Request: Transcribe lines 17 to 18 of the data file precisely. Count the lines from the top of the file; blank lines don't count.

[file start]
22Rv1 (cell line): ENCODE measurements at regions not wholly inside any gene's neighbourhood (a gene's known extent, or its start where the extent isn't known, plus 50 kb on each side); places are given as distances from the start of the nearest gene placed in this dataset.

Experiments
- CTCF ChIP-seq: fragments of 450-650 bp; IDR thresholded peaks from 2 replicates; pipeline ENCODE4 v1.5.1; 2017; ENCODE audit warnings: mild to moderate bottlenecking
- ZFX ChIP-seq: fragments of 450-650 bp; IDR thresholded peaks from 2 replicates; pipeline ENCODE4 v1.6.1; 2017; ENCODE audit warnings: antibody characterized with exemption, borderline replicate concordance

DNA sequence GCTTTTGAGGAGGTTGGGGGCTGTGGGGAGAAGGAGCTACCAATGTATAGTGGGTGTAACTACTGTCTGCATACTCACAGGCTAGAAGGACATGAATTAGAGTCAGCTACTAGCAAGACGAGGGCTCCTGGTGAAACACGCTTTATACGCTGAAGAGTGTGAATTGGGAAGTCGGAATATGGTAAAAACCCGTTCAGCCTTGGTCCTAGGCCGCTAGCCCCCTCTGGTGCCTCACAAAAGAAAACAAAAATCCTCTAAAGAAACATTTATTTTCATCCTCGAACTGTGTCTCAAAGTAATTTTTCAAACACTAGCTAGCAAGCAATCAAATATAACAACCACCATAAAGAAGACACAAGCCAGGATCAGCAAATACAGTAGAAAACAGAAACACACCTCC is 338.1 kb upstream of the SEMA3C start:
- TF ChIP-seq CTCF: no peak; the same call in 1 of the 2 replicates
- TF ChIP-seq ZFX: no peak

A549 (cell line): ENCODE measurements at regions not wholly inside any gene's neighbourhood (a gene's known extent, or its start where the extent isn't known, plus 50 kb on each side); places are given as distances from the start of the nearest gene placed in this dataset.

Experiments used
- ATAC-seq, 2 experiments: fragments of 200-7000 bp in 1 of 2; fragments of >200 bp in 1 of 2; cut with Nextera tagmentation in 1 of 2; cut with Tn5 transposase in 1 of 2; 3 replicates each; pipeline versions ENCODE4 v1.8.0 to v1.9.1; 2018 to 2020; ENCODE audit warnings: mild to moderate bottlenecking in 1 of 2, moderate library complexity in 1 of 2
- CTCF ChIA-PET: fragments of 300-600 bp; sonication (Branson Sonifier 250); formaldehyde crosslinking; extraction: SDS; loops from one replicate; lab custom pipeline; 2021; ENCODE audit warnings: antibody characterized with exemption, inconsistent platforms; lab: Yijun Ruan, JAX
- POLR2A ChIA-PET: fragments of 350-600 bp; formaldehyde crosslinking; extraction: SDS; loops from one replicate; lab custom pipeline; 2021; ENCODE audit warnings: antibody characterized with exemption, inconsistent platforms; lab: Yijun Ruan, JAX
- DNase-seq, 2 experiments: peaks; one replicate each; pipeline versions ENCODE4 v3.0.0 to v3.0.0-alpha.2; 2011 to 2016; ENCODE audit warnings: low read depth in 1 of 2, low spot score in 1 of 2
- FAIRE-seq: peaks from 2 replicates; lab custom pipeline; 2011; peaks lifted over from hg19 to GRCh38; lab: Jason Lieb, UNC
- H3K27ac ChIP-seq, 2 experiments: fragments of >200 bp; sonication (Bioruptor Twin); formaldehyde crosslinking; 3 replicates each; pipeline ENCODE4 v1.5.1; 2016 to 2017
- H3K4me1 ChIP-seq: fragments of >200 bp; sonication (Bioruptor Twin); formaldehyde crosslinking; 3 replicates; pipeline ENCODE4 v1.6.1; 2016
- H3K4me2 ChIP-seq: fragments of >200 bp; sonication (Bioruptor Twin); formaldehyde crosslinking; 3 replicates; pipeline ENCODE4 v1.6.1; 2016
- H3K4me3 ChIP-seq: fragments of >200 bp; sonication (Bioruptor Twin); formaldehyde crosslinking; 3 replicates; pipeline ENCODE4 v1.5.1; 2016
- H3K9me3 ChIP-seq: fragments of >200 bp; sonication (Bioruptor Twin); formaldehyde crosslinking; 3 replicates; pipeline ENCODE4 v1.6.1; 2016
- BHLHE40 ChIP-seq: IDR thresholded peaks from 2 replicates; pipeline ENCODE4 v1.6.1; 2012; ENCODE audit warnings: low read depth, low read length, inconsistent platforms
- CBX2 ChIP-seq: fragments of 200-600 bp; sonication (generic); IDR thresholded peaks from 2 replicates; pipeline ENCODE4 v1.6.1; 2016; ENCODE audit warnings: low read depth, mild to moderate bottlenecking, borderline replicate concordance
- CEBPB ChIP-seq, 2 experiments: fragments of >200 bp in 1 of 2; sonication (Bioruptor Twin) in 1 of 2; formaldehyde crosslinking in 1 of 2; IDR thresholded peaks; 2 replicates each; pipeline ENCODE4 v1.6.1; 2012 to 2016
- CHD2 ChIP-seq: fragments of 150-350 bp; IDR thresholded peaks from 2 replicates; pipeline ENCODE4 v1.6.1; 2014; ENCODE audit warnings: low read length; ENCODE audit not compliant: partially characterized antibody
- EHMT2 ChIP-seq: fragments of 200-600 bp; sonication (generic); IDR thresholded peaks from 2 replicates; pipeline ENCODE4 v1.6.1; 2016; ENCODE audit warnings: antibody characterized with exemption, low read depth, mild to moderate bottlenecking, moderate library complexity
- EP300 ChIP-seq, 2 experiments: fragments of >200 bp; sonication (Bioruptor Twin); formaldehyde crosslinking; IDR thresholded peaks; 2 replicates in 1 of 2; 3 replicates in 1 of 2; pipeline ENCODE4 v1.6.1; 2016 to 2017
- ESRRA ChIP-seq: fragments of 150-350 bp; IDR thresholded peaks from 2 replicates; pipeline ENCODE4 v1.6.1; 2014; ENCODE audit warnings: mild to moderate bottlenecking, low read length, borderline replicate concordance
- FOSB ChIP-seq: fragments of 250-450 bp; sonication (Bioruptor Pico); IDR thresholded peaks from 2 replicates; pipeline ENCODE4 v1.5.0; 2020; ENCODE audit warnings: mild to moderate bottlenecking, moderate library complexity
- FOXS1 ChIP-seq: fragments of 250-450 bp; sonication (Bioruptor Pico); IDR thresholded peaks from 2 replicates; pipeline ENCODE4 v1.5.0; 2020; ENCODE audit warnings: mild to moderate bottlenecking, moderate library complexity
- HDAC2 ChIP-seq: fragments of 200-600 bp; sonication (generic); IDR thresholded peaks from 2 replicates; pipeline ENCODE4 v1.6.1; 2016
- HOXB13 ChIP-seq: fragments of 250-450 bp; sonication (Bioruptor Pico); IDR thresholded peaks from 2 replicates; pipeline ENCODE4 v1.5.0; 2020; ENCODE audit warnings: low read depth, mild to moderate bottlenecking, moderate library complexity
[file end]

- H3K4me2 ChIP-seq: fragments of >200 bp; sonication (Bioruptor Twin); formaldehyde crosslinking; 3 replicates; pipeline ENCODE4 v1.6.1; 2016
- H3K4me3 ChIP-seq: fragments of >200 bp; sonication (Bioruptor Twin); formaldehyde crosslinking; 3 replicates; pipeline ENCODE4 v1.5.1; 2016